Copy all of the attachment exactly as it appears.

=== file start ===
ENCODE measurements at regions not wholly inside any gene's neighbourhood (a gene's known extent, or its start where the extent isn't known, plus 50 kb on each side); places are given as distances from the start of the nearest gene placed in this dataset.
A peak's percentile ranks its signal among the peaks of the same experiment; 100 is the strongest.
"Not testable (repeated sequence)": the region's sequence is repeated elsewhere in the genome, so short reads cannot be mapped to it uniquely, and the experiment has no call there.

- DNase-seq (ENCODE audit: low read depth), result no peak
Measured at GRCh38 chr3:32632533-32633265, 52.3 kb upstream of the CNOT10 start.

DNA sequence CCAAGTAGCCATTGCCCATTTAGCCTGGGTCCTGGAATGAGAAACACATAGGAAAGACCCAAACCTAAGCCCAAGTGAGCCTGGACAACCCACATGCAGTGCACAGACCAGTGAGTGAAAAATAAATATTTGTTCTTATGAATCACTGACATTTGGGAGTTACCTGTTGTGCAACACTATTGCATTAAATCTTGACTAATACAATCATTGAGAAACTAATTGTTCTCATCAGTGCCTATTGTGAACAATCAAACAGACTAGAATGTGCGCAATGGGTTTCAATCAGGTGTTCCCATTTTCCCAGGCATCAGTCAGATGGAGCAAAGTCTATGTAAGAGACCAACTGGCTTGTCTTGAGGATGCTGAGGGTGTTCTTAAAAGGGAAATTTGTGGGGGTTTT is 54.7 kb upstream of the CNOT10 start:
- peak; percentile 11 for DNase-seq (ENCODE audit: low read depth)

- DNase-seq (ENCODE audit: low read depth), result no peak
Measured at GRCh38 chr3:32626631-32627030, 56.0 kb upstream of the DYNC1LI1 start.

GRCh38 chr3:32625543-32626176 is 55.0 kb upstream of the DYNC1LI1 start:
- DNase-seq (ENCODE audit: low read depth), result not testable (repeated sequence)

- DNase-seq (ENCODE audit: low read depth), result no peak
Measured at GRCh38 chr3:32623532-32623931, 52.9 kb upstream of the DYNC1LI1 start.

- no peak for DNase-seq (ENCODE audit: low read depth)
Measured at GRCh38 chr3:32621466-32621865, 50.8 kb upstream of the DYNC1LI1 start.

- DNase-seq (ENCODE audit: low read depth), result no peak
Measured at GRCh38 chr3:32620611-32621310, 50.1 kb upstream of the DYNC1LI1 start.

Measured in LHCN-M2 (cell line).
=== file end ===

ENCODE measurements at regions not wholly inside any gene's neighbourhood (a gene's known extent, or its start where the extent isn't known, plus 50 kb on each side); places are given as distances from the start of the nearest gene placed in this dataset.
A peak's percentile ranks its signal among the peaks of the same experiment; 100 is the strongest.
"Not testable (repeated sequence)": the region's sequence is repeated elsewhere in the genome, so short reads cannot be mapped to it uniquely, and the experiment has no call there.

- DNase-seq (ENCODE audit: low read depth), result no peak
Measured at GRCh38 chr3:32632533-32633265, 52.3 kb upstream of the CNOT10 start.

DNA sequence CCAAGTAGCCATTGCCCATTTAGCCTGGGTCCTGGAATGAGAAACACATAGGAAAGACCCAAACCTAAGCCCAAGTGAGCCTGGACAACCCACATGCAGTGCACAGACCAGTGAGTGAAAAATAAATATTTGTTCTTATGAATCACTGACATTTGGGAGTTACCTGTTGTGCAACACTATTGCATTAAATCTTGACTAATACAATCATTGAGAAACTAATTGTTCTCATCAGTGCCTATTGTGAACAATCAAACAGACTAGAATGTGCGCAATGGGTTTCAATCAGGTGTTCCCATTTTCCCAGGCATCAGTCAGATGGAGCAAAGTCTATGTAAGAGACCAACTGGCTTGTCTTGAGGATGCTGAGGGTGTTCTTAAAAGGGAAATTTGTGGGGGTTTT is 54.7 kb upstream of the CNOT10 start:
- peak; percentile 11 for DNase-seq (ENCODE audit: low read depth)

- DNase-seq (ENCODE audit: low read depth), result no peak
Measured at GRCh38 chr3:32626631-32627030, 56.0 kb upstream of the DYNC1LI1 start.

GRCh38 chr3:32625543-32626176 is 55.0 kb upstream of the DYNC1LI1 start:
- DNase-seq (ENCODE audit: low read depth), result not testable (repeated sequence)

- DNase-seq (ENCODE audit: low read depth), result no peak
Measured at GRCh38 chr3:32623532-32623931, 52.9 kb upstream of the DYNC1LI1 start.

- no peak for DNase-seq (ENCODE audit: low read depth)
Measured at GRCh38 chr3:32621466-32621865, 50.8 kb upstream of the DYNC1LI1 start.

- DNase-seq (ENCODE audit: low read depth), result no peak
Measured at GRCh38 chr3:32620611-32621310, 50.1 kb upstream of the DYNC1LI1 start.

Measured in LHCN-M2 (cell line).